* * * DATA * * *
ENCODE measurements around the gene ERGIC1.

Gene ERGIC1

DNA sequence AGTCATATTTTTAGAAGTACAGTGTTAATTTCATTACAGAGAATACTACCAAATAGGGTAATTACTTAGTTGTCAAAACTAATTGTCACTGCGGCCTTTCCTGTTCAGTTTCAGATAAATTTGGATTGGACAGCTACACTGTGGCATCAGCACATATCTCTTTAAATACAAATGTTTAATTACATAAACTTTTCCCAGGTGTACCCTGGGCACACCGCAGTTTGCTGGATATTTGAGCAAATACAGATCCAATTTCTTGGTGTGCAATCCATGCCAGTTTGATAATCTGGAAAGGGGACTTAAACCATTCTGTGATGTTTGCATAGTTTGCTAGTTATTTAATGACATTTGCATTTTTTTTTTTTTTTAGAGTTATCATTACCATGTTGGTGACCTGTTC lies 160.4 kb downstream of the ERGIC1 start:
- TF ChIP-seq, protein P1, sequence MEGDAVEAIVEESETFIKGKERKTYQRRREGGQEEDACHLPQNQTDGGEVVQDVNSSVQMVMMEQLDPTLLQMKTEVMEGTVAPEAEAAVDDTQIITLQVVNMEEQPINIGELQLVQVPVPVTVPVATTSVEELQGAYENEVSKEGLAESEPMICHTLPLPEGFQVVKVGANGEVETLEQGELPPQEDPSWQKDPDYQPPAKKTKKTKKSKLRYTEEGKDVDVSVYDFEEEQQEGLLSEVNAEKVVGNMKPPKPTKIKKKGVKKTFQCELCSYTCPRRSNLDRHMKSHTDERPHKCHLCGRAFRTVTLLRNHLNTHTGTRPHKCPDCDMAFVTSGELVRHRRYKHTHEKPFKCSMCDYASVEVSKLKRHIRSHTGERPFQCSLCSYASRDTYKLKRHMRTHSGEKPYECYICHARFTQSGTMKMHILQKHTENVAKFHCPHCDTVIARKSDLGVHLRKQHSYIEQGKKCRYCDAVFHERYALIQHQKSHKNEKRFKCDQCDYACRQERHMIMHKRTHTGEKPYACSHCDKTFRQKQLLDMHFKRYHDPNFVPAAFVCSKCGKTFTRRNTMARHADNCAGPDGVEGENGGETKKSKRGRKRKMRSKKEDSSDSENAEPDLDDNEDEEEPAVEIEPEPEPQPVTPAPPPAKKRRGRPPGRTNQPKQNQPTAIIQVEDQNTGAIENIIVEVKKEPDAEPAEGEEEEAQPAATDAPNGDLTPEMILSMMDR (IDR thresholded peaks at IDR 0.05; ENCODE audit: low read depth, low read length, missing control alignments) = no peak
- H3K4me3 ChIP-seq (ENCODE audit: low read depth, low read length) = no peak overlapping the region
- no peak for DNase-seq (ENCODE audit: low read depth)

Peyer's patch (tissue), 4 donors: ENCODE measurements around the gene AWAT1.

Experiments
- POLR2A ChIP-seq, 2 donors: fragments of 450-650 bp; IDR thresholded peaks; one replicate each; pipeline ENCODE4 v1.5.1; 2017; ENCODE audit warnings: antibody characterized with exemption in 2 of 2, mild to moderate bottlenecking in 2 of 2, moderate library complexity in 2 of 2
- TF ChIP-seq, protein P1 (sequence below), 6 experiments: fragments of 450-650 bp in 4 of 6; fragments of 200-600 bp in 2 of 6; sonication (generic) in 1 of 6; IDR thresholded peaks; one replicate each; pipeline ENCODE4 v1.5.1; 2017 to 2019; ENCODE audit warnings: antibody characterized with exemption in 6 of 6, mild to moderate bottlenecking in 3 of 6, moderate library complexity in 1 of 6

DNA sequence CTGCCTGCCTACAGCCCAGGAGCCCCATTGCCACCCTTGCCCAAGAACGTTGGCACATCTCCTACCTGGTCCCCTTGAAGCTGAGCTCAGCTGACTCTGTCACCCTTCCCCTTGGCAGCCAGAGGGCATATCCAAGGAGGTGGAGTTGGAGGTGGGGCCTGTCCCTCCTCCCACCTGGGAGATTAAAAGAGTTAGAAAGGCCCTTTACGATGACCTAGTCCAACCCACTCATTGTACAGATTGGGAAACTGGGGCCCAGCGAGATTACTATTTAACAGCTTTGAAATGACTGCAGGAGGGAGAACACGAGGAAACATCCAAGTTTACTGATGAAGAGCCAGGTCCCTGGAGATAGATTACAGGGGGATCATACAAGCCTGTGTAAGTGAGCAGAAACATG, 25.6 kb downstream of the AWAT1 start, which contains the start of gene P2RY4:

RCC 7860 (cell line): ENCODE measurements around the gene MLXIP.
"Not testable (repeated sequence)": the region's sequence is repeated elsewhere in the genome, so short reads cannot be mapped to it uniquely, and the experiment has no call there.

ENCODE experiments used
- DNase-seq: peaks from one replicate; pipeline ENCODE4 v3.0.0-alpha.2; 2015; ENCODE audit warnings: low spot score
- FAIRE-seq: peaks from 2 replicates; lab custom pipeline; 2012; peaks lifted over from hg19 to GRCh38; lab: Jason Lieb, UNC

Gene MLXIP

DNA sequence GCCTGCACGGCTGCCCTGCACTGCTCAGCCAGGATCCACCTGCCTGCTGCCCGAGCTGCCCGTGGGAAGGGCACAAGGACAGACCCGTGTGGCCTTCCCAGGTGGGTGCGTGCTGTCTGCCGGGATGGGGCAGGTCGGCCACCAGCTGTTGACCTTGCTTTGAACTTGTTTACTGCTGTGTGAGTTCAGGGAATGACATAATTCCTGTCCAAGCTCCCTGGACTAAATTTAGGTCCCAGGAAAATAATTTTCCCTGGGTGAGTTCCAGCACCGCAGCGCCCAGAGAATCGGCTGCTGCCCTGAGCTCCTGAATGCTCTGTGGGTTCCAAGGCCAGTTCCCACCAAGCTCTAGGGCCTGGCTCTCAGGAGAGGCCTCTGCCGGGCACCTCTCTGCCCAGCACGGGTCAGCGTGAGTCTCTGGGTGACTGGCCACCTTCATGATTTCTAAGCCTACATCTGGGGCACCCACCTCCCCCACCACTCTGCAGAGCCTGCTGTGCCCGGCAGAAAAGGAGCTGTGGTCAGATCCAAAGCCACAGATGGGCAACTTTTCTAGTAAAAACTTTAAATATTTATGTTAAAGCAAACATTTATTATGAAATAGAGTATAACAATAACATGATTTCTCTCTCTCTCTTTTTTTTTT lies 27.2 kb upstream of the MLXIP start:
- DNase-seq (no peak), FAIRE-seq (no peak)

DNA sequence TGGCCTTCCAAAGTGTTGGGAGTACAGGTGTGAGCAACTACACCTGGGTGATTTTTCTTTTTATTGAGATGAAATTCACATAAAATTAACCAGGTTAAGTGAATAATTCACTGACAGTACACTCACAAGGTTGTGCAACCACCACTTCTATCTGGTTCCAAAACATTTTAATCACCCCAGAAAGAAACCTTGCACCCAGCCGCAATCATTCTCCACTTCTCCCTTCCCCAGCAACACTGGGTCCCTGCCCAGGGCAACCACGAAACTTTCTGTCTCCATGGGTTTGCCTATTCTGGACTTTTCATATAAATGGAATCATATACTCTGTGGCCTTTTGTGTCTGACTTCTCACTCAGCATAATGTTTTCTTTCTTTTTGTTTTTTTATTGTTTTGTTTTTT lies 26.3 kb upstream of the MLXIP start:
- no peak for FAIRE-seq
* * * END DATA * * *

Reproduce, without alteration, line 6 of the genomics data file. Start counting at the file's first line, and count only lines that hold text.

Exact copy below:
- no peak for DNase-seq (ENCODE audit: low read depth)